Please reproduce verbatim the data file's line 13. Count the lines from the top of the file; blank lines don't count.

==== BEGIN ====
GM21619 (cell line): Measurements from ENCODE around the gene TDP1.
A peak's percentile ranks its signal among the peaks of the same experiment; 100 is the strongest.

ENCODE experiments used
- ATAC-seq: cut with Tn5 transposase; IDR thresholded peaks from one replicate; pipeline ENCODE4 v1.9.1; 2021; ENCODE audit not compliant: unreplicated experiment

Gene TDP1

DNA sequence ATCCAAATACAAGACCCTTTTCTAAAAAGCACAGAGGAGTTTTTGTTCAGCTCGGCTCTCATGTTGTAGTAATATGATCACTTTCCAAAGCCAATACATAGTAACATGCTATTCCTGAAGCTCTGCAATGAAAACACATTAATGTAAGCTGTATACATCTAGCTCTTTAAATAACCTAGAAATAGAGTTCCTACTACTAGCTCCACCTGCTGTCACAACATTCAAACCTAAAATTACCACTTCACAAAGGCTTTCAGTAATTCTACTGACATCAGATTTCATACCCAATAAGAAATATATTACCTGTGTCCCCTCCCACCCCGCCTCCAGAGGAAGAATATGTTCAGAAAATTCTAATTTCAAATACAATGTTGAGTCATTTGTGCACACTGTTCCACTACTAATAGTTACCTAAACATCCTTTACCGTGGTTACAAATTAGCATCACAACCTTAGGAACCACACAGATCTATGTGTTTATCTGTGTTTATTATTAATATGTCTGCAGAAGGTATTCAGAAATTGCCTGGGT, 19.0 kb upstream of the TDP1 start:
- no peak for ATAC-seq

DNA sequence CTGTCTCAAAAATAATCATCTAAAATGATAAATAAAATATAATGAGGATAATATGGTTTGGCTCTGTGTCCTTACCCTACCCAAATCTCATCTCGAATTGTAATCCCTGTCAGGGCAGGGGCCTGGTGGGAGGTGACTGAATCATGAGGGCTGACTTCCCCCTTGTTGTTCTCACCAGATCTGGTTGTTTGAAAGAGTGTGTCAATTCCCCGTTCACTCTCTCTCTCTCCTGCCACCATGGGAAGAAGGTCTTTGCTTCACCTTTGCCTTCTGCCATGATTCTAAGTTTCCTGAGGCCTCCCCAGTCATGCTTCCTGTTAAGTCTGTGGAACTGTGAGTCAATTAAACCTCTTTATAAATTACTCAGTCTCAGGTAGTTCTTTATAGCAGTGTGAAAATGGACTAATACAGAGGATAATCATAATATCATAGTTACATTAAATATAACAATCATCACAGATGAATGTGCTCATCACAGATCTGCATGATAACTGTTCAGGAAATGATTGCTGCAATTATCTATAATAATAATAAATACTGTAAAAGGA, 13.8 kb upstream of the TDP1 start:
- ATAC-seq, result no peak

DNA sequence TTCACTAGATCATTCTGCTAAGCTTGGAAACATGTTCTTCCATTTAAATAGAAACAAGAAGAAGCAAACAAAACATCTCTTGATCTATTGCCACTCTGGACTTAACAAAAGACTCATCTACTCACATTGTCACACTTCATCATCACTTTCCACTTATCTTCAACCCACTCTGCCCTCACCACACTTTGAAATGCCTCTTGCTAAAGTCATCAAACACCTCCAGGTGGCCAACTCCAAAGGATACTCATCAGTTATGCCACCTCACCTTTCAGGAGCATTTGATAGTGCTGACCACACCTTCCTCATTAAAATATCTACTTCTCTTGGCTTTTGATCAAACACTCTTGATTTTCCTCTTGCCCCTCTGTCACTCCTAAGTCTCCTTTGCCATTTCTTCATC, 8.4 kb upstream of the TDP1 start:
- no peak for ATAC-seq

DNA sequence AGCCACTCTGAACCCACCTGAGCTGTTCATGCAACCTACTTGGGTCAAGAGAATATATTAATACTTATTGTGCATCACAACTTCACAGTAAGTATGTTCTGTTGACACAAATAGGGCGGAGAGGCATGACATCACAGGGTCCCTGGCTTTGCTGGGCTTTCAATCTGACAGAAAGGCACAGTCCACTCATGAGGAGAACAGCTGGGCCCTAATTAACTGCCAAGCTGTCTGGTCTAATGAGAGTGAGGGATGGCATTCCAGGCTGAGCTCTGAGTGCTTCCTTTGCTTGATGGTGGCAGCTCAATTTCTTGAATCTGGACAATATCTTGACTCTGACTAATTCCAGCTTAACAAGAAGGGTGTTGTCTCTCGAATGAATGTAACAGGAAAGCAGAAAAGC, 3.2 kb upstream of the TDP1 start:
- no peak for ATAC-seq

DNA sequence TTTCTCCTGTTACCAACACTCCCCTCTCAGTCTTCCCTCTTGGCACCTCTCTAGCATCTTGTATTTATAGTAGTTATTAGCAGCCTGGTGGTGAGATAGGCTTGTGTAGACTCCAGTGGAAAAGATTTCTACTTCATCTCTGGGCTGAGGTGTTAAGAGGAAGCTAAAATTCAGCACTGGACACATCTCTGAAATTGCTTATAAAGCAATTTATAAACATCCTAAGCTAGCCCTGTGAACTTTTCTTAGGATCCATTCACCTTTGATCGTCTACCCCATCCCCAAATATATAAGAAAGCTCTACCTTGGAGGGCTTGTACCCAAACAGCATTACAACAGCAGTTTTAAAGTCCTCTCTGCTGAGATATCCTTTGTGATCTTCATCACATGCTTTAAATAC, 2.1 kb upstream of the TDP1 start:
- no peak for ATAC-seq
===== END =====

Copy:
- no peak for ATAC-seq